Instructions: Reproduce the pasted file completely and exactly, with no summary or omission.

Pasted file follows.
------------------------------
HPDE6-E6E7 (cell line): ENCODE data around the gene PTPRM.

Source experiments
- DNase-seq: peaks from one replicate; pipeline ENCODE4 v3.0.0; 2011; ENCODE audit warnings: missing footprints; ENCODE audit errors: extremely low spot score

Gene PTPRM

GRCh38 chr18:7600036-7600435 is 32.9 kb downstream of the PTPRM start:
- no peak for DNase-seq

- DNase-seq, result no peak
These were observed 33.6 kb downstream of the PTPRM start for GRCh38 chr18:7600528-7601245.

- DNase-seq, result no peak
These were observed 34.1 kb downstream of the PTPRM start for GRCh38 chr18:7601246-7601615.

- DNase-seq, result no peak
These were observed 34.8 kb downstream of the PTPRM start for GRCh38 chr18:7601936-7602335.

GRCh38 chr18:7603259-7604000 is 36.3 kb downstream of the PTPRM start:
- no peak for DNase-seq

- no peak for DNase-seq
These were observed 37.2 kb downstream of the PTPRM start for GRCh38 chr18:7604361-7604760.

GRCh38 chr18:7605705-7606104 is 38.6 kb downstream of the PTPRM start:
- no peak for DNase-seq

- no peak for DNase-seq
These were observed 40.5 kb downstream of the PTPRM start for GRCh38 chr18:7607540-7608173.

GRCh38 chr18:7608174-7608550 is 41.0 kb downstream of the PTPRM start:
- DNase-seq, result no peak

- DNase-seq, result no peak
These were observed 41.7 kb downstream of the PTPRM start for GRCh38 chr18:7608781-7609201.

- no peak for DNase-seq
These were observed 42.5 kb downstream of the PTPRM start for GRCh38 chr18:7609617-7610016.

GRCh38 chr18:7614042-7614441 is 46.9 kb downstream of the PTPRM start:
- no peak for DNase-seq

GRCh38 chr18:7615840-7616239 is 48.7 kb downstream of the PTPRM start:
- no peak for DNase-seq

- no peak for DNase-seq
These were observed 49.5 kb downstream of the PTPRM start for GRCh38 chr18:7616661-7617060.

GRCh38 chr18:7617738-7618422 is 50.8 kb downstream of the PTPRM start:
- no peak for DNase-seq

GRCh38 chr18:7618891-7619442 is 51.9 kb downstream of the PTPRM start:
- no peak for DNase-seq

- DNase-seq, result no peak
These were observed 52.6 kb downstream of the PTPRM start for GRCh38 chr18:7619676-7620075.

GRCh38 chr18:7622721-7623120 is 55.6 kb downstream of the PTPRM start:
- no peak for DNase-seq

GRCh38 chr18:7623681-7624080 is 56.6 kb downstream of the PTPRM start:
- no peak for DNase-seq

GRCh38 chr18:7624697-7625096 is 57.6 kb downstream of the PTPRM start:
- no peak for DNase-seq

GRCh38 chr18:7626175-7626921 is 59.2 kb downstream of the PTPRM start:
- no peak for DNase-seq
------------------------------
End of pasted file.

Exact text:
HPDE6-E6E7 (cell line): ENCODE data around the gene PTPRM.

Source experiments
- DNase-seq: peaks from one replicate; pipeline ENCODE4 v3.0.0; 2011; ENCODE audit warnings: missing footprints; ENCODE audit errors: extremely low spot score

Gene PTPRM

GRCh38 chr18:7600036-7600435 is 32.9 kb downstream of the PTPRM start:
- no peak for DNase-seq

- DNase-seq, result no peak
These were observed 33.6 kb downstream of the PTPRM start for GRCh38 chr18:7600528-7601245.

- DNase-seq, result no peak
These were observed 34.1 kb downstream of the PTPRM start for GRCh38 chr18:7601246-7601615.

- DNase-seq, result no peak
These were observed 34.8 kb downstream of the PTPRM start for GRCh38 chr18:7601936-7602335.

GRCh38 chr18:7603259-7604000 is 36.3 kb downstream of the PTPRM start:
- no peak for DNase-seq

- no peak for DNase-seq
These were observed 37.2 kb downstream of the PTPRM start for GRCh38 chr18:7604361-7604760.

GRCh38 chr18:7605705-7606104 is 38.6 kb downstream of the PTPRM start:
- no peak for DNase-seq

- no peak for DNase-seq
These were observed 40.5 kb downstream of the PTPRM start for GRCh38 chr18:7607540-7608173.

GRCh38 chr18:7608174-7608550 is 41.0 kb downstream of the PTPRM start:
- DNase-seq, result no peak

- DNase-seq, result no peak
These were observed 41.7 kb downstream of the PTPRM start for GRCh38 chr18:7608781-7609201.

- no peak for DNase-seq
These were observed 42.5 kb downstream of the PTPRM start for GRCh38 chr18:7609617-7610016.

GRCh38 chr18:7614042-7614441 is 46.9 kb downstream of the PTPRM start:
- no peak for DNase-seq

GRCh38 chr18:7615840-7616239 is 48.7 kb downstream of the PTPRM start:
- no peak for DNase-seq

- no peak for DNase-seq
These were observed 49.5 kb downstream of the PTPRM start for GRCh38 chr18:7616661-7617060.

GRCh38 chr18:7617738-7618422 is 50.8 kb downstream of the PTPRM start:
- no peak for DNase-seq

GRCh38 chr18:7618891-7619442 is 51.9 kb downstream of the PTPRM start:
- no peak for DNase-seq

- DNase-seq, result no peak
These were observed 52.6 kb downstream of the PTPRM start for GRCh38 chr18:7619676-7620075.

GRCh38 chr18:7622721-7623120 is 55.6 kb downstream of the PTPRM start:
- no peak for DNase-seq

GRCh38 chr18:7623681-7624080 is 56.6 kb downstream of the PTPRM start:
- no peak for DNase-seq

GRCh38 chr18:7624697-7625096 is 57.6 kb downstream of the PTPRM start:
- no peak for DNase-seq

GRCh38 chr18:7626175-7626921 is 59.2 kb downstream of the PTPRM start:
- no peak for DNase-seq